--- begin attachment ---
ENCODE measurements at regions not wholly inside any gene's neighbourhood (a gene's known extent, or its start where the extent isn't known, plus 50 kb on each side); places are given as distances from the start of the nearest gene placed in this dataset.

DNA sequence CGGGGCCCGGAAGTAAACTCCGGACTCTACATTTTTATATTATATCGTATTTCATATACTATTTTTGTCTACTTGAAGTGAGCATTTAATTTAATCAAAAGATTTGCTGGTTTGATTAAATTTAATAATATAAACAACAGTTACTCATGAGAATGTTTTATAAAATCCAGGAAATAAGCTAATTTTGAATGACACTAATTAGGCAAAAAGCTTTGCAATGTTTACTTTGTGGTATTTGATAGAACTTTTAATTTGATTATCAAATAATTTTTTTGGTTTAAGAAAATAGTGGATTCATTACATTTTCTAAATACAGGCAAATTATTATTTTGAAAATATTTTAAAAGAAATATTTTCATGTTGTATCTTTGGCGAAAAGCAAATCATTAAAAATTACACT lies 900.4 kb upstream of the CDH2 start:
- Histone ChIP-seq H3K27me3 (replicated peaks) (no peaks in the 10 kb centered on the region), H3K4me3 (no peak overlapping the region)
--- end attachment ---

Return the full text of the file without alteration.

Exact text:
ENCODE measurements at regions not wholly inside any gene's neighbourhood (a gene's known extent, or its start where the extent isn't known, plus 50 kb on each side); places are given as distances from the start of the nearest gene placed in this dataset.

DNA sequence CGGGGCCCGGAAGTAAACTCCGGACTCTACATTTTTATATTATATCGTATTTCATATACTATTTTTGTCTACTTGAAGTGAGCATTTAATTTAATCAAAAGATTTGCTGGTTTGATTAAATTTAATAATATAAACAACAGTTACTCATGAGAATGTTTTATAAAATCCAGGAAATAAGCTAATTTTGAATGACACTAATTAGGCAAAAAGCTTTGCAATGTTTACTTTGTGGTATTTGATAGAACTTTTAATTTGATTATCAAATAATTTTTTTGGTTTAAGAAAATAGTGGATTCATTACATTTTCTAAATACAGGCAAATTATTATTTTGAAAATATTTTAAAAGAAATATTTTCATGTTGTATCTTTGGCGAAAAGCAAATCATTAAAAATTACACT lies 900.4 kb upstream of the CDH2 start:
- Histone ChIP-seq H3K27me3 (replicated peaks) (no peaks in the 10 kb centered on the region), H3K4me3 (no peak overlapping the region)